Officially the sunniest area of Scotland, East Lothian‘s most dramatic scenery is found in the beautiful beaches and spectacular cliffs of the coastline between Musselburgh and Dunbar.  North Berwick's award-winning Scottish Seabird Centre, the National Museum of Flight at East Fortune, horse racing at Musselburgh Race Course, Glenkinchie Distillery at the foot of the Lammermuir Hills and Tantallon Castle are some of the area’s attractions. There are picturesque towns and villages including the traditional seaside towns of Dunbar and North Berwick and the quaint county town of Haddington.

The Scottish Borders occupy the region to the south and west of Dunbar, directly adjacent to the Scottish / English border. Here the castles, abbeys, stately homes and museums illustrate the exciting, colourful and often bloody history of the area. It's that history which is commemorated in the Common Ridings when locals dress up in period costume and ride out to check the burgh boundaries.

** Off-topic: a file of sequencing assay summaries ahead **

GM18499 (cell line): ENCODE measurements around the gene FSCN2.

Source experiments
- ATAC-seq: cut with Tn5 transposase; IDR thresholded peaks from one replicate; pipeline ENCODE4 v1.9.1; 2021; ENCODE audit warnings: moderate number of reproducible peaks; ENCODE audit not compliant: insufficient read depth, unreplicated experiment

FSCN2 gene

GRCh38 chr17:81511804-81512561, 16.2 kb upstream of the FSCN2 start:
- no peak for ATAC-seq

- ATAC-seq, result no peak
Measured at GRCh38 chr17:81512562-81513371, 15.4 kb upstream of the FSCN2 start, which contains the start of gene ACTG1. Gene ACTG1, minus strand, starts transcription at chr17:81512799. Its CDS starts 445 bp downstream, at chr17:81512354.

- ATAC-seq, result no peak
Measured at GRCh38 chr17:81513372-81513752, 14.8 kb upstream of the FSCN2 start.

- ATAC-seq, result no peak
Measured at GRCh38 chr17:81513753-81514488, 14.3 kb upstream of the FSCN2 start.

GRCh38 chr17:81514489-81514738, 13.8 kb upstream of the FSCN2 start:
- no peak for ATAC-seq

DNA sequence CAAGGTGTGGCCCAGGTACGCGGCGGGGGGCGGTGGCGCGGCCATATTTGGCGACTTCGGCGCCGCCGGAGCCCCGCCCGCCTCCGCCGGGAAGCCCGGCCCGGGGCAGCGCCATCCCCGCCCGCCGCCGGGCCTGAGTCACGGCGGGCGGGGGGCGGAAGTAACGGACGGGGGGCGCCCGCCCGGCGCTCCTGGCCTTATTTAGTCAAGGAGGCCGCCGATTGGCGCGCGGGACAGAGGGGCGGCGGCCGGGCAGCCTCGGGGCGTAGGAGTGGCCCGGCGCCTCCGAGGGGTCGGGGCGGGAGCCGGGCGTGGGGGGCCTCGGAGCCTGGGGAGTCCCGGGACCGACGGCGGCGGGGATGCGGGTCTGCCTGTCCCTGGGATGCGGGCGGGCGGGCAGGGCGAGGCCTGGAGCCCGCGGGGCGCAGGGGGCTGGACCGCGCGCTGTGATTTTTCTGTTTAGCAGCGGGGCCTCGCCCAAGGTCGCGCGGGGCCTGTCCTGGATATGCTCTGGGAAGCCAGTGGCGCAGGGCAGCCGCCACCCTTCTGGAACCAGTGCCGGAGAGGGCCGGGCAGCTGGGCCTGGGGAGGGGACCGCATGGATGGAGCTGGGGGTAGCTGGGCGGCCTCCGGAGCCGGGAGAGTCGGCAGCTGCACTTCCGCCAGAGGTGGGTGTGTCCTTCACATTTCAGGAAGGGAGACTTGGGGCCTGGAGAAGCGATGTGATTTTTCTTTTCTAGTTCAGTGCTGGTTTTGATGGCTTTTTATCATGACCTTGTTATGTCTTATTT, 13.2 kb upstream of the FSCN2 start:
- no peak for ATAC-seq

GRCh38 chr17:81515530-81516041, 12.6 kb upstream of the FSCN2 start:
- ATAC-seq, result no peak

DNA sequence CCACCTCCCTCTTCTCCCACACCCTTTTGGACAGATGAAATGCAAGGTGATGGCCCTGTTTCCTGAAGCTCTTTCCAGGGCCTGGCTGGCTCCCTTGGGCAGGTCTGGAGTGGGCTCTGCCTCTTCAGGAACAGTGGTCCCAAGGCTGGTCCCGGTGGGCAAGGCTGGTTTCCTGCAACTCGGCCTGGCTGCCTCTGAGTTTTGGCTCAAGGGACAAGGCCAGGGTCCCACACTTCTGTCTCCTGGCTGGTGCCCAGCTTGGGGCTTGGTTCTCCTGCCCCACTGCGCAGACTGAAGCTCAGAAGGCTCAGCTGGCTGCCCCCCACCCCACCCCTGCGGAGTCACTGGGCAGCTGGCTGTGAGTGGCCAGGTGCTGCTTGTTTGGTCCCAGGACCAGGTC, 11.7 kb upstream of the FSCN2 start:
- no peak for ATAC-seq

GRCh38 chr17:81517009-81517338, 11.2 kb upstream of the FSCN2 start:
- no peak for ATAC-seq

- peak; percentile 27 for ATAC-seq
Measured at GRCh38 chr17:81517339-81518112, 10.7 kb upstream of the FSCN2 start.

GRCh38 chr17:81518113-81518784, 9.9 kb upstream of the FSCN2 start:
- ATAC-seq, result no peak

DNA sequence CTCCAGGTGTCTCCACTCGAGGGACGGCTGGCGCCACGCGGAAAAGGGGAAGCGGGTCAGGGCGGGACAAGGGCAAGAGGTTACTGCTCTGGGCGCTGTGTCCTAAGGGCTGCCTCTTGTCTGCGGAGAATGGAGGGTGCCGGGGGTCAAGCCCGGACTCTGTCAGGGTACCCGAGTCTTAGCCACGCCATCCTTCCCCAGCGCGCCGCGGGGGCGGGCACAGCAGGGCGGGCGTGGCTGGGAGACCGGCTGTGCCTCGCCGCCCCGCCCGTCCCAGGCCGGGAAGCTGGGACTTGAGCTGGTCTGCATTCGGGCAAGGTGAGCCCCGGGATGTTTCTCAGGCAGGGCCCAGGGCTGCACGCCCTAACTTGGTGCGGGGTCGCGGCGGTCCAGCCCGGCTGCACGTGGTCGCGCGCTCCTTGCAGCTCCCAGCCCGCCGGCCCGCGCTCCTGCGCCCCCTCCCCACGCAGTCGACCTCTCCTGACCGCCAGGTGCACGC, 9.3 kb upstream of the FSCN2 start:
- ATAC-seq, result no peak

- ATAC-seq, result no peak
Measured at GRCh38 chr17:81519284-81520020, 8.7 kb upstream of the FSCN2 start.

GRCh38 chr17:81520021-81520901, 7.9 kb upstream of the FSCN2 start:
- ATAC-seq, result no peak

The region makes full use of its beautiful hills and moorland, valleys and rivers to promote the enjoyment of the great outdoors. The area is a paradise for hill walkers and cyclists of all types while the River Tweed and its many tributaries offer some of theScotland Bicycle Tours & Vacations best fishing in Scotland. The Borders is a region famed for its textiles, producing high quality tweeds, tartans and knitwear.

The eastern Scottish Borders is a mixed landscape of low-lying hills, extensive moors and a dramatic coastline that contrast with the rich farmland and the wooded river banks of the ever-present Tweed. The low Lammermuir Hills with their extensive grouse moors and wooded valleys form a natural border with the Lothians to the north. The area is excellent walking terrain and the Southern Upland Way cuts along the slopes en route to Cockburnspath on the coast.